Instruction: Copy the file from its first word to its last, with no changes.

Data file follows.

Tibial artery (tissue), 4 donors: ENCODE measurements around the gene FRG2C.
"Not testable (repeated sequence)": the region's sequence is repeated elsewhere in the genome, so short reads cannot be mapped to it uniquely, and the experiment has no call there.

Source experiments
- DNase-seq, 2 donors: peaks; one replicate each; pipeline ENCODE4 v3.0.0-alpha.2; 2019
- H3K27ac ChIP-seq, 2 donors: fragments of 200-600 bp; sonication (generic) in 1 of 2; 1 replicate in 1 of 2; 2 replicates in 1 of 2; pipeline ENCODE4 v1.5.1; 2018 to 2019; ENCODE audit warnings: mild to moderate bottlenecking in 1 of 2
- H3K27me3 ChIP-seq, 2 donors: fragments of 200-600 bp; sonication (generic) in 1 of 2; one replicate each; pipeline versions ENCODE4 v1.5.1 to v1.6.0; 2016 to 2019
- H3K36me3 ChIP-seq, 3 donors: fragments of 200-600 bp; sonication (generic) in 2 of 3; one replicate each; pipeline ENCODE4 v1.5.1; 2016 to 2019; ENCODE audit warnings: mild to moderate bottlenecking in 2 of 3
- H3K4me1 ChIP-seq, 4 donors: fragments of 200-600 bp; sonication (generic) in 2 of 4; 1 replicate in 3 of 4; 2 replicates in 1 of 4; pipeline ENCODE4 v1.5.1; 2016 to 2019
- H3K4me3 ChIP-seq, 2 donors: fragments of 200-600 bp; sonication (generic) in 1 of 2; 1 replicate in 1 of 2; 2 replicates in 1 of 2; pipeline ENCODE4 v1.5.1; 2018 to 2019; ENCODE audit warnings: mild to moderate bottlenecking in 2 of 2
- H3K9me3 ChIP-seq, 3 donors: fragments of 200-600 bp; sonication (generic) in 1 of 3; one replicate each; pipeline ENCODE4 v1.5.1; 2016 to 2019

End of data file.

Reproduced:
Tibial artery (tissue), 4 donors: ENCODE measurements around the gene FRG2C.
"Not testable (repeated sequence)": the region's sequence is repeated elsewhere in the genome, so short reads cannot be mapped to it uniquely, and the experiment has no call there.

Source experiments
- DNase-seq, 2 donors: peaks; one replicate each; pipeline ENCODE4 v3.0.0-alpha.2; 2019
- H3K27ac ChIP-seq, 2 donors: fragments of 200-600 bp; sonication (generic) in 1 of 2; 1 replicate in 1 of 2; 2 replicates in 1 of 2; pipeline ENCODE4 v1.5.1; 2018 to 2019; ENCODE audit warnings: mild to moderate bottlenecking in 1 of 2
- H3K27me3 ChIP-seq, 2 donors: fragments of 200-600 bp; sonication (generic) in 1 of 2; one replicate each; pipeline versions ENCODE4 v1.5.1 to v1.6.0; 2016 to 2019
- H3K36me3 ChIP-seq, 3 donors: fragments of 200-600 bp; sonication (generic) in 2 of 3; one replicate each; pipeline ENCODE4 v1.5.1; 2016 to 2019; ENCODE audit warnings: mild to moderate bottlenecking in 2 of 3
- H3K4me1 ChIP-seq, 4 donors: fragments of 200-600 bp; sonication (generic) in 2 of 4; 1 replicate in 3 of 4; 2 replicates in 1 of 4; pipeline ENCODE4 v1.5.1; 2016 to 2019
- H3K4me3 ChIP-seq, 2 donors: fragments of 200-600 bp; sonication (generic) in 1 of 2; 1 replicate in 1 of 2; 2 replicates in 1 of 2; pipeline ENCODE4 v1.5.1; 2018 to 2019; ENCODE audit warnings: mild to moderate bottlenecking in 2 of 2
- H3K9me3 ChIP-seq, 3 donors: fragments of 200-600 bp; sonication (generic) in 1 of 3; one replicate each; pipeline ENCODE4 v1.5.1; 2016 to 2019